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Jeffrey Modell Immunology Center
The Jeffrey Modell Immunology Center at Harvard, dedicated in November 2007, is a unique endeavor - a new facility, a new home, and a new vision for graduate education in immunology. No similar attempt to provide specifically designed space for a graduate sciences program has ever been made in the United States.

The Center provides a meaningful contribution to the development of a new generation of highly trained immunologists at a time when research in immunology has emerged as the key to treatment, prevention, and cures for a host of deadly and debilitating diseases.

The Center serves as a focal point for the most dynamic and diverse community of immunologists in the world and maximizes collaboration between faculty, postdoctoral fellows and students in the graduate program in Immunology, as well as throughout the Longwood medical area.

Jeffrey Modell Immunology Center
Artist's rendering of the new
Jeffrey Modell Immunology Center
at Harvard Medical School.
The Center includes:
  • Fred S. Rosen Lecture Hall
  • Robert A. Good Library
  • Reception Facilities
  • Conference Room
  • Visiting Professor Office
  • Program Director and Faculty Offices
  • Graduate Student "Idea Exchange"
  • Graduate Student Reading Room
The two towering giants who are generally considered to be the founders of modern immunology were Dr. Robert A. Good and Dr. Fred S. Rosen. With respect, admiration and appreciation for their tremendous contributions, the Jeffrey Modell Immunology Center at Harvard Medical School is home for the Robert A. Good Library and Fred S. Rosen Lecture Hall.

Pediatrician, immunologist, microbiologist and pathologist Dr. Robert A. Good had numerous research achievements over the past half century. He is credited with discovery of the thymus and defined our understanding of T and B cell lymphocyte systems. He performed the first successful bone marrow transplant in 1968 to cure SCID and other severe genetic Immunodeficiencies. He identified and defined at least 9 specific defects and is credited with the discovery of Chronic Granulomotous Disease (CGD).

One of the world's foremost authorities on immunology and Primary Immunodeficiencies, Dr. Rosen was the distinguished James Gamble Professor of Pediatrics at Harvard Medical School. He was Chief of the Department of Immunology at the Boston Children's Hospital for more than 17 years. His research focused on the pathogenesis of Primary Immunodeficiencies which afflict children. He was an outstanding clinician, researcher and teacher, and enjoyed the respect and warm admiration of students, colleagues, and friends spanning the globe. During his tenure as president and scientific director of the CBR Institute (1987-2005) he transformed CBRI into a world class institution for our understanding of immune defense and inflammation.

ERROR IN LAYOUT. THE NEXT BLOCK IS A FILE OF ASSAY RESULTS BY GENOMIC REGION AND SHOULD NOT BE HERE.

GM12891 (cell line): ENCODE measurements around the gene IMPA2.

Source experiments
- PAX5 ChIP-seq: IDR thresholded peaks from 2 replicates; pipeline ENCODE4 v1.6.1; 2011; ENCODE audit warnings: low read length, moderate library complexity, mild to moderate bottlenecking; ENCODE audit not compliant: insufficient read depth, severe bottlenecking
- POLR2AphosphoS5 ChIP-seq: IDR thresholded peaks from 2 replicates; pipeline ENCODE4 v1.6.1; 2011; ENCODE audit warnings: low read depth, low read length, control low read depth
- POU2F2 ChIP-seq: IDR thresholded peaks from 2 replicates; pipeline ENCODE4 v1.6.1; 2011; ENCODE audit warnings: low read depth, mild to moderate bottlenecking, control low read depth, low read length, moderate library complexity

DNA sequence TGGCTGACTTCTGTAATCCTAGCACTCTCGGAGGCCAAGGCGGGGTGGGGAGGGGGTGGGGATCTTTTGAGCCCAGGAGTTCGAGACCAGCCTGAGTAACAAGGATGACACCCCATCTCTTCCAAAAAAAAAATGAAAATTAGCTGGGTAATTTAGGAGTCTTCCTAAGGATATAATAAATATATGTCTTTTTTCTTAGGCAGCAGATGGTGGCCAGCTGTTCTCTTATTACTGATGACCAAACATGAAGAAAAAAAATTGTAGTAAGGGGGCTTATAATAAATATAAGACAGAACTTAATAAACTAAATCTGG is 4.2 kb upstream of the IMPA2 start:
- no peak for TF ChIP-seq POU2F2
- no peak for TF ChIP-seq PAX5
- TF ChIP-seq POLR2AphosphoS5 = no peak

Immunology: The Future
With the decoding of the human genome, the next great challenge is to make an accounting of the thousands of proteins which are expressed by our genes. Researchers are now mapping and tracking proteins involved in the immune system, a key step in understanding the pathways of immunity.

Vaccines that protect against all manner of infectious diseases are among the most important contributions made by the discipline of immunology.

Advances in the understanding of immune response promise to yield novel therapies for diseases ranging from cancer to AIDS, lupus, rheumatoid arthritis, and devastating Primary Immunodeficiency diseases. Many conditions such as heart disease and Alzheimer's appear to be linked to a state of chronic inflammation triggered by the immune response.
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